The next big thing? Crimeware-as-a-service

Summary:Finjan says Crimeware-as-a-Service (CaaS) is becoming an increasing problem and the ability of law enforcement to track malicious hackers will become increasingly hampered.On Monday, Finjan's Malicious Code Research Center (MCRC) released its first quarter Web security trends report (registration required) and highlighted CaaS.

Finjan says Crimeware-as-a-Service (CaaS) is becoming an increasing problem and the ability of law enforcement to track malicious hackers will become increasingly hampered.

On Monday, Finjan's Malicious Code Research Center (MCRC) released its first quarter Web security trends report (registration required) and highlighted CaaS. finjan's release is timed for the RSA security conference in San Francisco.

The gist: "Criminals have started to use online cybercrime services instead of having to deal themselves with the technical challenges of running their own Crimeware server, installing Crimeware toolkits or compromising legitimate websites," says Finjan. In other words, it's point, click and hack.

What makes CaaS a big problem is that the service operators don't necessarily attack anything. These CaaS operators are basically arms dealers that provide customers with anti-forensic attack techniques and the ability to manage cod networks. Finjan has highlighted this trend before, but its report puts a little more meat on its research.

Finjan argues that CaaS is the latest phase in the commercialization of malicious hacking. Next up: A service for getting stolen data that tailors victims to criminal intent. Here's how Finjan sees the commericalization of information security crime developing.

crimeware1.png

Finjan in its report notes:

(Cybercrime commercialization) is no longer just the trading of data as we have seen in the past,where criminals would offer sensitive business data to the highest bidder, but providing a service that encapsulates the entire attack and infection process, and provides a distilled feed of data that is being harvested as part of the attack. It not only detaches the criminals from the actual work of exploiting and controlling the attacks, but also allows a bigger “market share” in the business of criminal activities on the web.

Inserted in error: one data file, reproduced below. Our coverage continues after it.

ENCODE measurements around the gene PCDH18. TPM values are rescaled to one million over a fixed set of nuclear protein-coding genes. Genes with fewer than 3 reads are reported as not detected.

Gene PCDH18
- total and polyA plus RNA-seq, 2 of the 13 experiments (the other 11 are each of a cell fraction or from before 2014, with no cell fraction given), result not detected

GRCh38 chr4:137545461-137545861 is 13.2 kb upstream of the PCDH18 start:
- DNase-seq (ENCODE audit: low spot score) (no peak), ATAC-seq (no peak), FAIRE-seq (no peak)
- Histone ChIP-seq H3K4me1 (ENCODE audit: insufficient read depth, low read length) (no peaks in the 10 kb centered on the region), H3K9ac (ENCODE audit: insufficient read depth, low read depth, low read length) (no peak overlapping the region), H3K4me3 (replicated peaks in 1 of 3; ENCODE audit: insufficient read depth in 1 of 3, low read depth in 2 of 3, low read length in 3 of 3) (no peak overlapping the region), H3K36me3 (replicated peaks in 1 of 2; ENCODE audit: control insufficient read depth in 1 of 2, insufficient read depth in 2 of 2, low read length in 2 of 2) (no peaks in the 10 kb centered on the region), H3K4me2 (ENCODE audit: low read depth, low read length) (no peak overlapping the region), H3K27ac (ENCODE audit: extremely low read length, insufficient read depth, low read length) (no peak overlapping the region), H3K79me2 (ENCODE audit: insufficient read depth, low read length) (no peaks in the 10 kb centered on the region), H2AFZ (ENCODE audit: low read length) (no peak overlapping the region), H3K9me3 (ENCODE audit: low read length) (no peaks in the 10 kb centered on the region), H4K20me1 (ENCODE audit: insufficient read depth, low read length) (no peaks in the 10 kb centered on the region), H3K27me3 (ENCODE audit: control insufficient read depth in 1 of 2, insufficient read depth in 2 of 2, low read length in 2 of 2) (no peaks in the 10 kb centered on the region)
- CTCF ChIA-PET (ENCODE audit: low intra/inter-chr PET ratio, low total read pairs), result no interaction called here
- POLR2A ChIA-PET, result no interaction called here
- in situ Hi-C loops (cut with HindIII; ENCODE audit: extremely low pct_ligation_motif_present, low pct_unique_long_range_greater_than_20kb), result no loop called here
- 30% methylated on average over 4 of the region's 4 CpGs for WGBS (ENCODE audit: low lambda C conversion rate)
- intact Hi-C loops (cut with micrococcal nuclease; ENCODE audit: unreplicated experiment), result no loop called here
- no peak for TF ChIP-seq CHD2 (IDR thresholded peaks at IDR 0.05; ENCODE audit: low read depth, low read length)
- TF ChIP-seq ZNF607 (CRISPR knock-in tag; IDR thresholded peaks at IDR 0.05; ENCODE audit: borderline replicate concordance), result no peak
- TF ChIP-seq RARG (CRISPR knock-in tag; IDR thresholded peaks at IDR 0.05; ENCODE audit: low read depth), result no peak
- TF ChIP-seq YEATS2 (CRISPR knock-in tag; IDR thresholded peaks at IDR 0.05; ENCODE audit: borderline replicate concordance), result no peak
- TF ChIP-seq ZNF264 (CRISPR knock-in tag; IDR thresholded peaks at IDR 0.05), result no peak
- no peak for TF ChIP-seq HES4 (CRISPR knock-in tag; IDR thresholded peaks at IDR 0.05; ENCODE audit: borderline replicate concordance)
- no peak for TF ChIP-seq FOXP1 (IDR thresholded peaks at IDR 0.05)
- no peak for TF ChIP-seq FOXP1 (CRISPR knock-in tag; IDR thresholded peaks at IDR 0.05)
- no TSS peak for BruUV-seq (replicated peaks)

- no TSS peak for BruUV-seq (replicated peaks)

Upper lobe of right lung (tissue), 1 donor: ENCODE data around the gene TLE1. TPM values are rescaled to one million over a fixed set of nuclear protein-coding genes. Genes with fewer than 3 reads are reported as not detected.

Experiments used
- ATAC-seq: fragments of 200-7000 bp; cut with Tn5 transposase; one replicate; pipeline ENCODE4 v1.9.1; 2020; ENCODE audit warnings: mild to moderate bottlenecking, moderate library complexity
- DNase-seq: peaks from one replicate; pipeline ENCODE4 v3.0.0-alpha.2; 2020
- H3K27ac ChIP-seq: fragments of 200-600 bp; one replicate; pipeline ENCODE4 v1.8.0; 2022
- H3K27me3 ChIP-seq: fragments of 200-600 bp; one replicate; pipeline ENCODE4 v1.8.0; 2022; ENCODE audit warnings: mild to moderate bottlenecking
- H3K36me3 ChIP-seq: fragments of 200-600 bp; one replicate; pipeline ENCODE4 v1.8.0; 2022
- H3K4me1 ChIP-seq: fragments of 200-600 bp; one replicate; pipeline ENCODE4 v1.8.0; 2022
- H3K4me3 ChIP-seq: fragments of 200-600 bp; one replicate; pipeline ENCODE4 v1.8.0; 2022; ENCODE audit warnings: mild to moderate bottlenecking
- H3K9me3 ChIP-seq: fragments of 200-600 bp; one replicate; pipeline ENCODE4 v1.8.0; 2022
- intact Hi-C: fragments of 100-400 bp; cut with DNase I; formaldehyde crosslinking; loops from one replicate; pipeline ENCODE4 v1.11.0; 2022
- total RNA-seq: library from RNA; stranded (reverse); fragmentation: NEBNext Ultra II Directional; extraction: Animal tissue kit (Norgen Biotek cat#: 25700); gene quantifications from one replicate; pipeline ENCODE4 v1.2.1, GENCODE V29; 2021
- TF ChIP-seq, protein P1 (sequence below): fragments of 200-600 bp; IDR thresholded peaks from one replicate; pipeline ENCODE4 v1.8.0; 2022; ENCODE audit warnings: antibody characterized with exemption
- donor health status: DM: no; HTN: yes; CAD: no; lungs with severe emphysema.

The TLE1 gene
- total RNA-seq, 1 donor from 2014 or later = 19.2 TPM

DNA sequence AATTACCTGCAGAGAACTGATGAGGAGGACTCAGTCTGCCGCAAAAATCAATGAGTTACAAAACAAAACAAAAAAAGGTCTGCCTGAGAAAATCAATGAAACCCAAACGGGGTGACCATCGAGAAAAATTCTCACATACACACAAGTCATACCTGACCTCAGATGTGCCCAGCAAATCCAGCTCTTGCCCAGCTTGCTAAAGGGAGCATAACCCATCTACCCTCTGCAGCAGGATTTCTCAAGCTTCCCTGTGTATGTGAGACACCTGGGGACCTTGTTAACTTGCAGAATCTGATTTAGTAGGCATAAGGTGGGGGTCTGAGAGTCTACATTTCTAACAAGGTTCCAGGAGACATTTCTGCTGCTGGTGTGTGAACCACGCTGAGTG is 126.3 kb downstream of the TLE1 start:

And here's a possible crimeware data trading scheme:

crimeware2.png

Finjan paints a glum law enforcement picture.

A service like this will also be the next logical step in terms of the technical development of Crimeware toolkits. Initially we have seen a simple aggregation of exploits, followed by some reporting capabilities. Next came automatic updates, support, and enhancements (such as integration of code-obfuscation and evasive anti-forensics techniques). Currently, we see the rise of the Crimeware-as-a-Service (CaaS) model in the Crimeware-toolkit market. It enables such a toolkit to gather the data from the victims and sort it according to some rough criteria for the users, since all the data and networking is already built-in and available for the criminals and attackers.

This development will further distant the criminals from the techies – a trend that we have seen evolving over the past couple of years. This trend will get a further boost with the catching on of the CaaS model. Cybercriminals and criminal organizations are getting better and better at protecting themselves from law enforcement by using the Crimeware services, especially since the operator does not necessarily conduct the criminal activities related to the data that is being compromised. Although in theory such an operator could be prosecuted for hosting and operating malicious code (depending on the penal code in the respective country in which it is being prosecuted) the impact that the data itself could have on such a prosecution makes it quite academic.

Comforting eh?

Topics: Security, CXO

About

Larry Dignan is Editor in Chief of ZDNet and SmartPlanet as well as Editorial Director of ZDNet's sister site TechRepublic. He was most recently Executive Editor of News and Blogs at ZDNet. Prior to that he was executive news editor at eWeek and news editor at Baseline. He also served as the East Coast news editor and finance editor at CN... Full Bio

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